Wishful Thinking: Seniority and Experience Are Not Important
Challengers running against incumbents wishfully tell themselves and the voters that experience and seniority don't matter much. These days, the right wing in Utah will even tell you that the seniority system in the US Senate is a bad thing. It's possible to imagine other ways to make committee assignments and determine committee leadership, but so far I haven't heard any suggested alternatives which would insure that Senators with long experience in key policy areas are the ones who lead in those areas.
Even at the local level, such as on a city council, the learning curve for a new legislator is significant. Experience confers considerable advantages in knowledge, judgment, and the ability to get work done within the existing mechanisms of governmment. Yet much of the Tea Party and much of the rest of Utah's right wing seem to prefer legislators who are unburdened by experience and extensive knowledge -- as if having just the right principles were the only qualification for excellent service as a legislator. This wishful thinking is outright dangerous.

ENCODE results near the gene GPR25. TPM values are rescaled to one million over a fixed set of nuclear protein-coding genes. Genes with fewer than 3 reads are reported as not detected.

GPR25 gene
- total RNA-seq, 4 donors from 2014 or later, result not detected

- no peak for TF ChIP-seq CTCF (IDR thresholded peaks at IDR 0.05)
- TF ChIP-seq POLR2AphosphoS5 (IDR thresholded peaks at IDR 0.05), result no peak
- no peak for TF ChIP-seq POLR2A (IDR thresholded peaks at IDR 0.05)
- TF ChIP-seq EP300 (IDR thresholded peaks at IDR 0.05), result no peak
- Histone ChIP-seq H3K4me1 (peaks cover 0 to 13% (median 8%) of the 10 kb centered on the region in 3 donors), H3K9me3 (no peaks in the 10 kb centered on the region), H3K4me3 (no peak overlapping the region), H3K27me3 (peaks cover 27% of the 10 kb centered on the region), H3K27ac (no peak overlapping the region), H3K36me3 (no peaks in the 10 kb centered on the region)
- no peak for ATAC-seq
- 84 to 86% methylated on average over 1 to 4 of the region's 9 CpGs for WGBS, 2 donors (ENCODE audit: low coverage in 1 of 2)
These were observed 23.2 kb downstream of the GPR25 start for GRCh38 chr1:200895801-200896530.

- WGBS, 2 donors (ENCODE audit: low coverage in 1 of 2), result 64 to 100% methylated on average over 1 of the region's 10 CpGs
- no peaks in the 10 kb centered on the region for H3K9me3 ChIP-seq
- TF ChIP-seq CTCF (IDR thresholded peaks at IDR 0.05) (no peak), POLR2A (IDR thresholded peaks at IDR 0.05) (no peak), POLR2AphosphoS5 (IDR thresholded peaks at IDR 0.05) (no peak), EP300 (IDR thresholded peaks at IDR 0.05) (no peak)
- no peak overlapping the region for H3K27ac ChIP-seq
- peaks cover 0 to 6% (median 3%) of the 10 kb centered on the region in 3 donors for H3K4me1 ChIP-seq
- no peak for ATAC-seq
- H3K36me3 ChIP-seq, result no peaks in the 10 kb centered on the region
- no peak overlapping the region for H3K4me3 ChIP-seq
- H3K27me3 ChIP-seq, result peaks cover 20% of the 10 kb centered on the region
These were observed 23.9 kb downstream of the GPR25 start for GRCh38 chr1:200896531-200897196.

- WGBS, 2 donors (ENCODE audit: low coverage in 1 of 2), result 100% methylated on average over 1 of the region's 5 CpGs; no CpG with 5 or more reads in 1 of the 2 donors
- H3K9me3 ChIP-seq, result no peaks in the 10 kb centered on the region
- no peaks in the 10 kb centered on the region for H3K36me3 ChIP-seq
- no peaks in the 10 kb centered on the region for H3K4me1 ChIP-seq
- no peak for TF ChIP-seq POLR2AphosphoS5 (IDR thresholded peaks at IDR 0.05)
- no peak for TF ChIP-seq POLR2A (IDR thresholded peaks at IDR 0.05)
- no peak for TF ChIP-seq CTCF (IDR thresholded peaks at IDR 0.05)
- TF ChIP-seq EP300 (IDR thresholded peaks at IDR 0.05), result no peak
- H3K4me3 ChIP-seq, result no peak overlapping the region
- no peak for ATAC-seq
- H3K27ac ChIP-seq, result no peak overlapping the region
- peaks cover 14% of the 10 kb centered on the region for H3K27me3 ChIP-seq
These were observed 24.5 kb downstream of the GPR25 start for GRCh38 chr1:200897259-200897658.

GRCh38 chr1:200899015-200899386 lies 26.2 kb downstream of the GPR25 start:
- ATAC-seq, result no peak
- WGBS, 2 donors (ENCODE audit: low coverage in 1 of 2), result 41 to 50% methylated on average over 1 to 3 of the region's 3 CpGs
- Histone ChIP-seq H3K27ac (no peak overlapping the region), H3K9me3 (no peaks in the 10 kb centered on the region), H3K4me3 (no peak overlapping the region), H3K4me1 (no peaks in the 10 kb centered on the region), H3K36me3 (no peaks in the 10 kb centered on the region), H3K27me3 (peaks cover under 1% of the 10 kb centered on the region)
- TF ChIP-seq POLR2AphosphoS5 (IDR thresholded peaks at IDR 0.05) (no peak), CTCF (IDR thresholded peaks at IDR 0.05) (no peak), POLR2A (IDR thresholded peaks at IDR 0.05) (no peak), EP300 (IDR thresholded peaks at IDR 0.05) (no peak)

Summer Is for Baseball Analogies
Last Friday's radio debate was more of a debate than these things usually are. I thought Senator Hatch did a little better than he did at a debate I attended before the state convention, and Dan Liljenquist slipped a little.
When Liljenquist talks about policy, he's often impressive, and I generally agree with him. For example, on Friday he was excellent on immigration reform. But on Hatch's record and how the US Senate works, he went from wishful before to bellicose on Friday, and he seemed indifferent to legislative history and process. He took a few liberties with the facts, too, but still not nearly as badly as FreedomWorks has done.
As I listened, I kept thinking that Liljenquist sounded like a baseball player who hit a few extra-base hits in AA ball, and now thinks he belongs on the major league All-Star team -- before he's ever seen a major league curve ball, let alone hit one. His legislative achievements in Utah, though significant, were in the context of a permanent, veto-proof Republican and conservative majority. Much of what he has opposed (and now apparently despises) in Orrin Hatch is what makes Hatch effective as a conservative in a far more hostile environment -- skills and attributes Liljenquist will have to acquire, if he wins.
In case you missed it, I'm not a big fan of wishful thinking in my elected officials. I'm glad Orrin Hatch is running one more time.
Copyright 2012 by David Rodeback.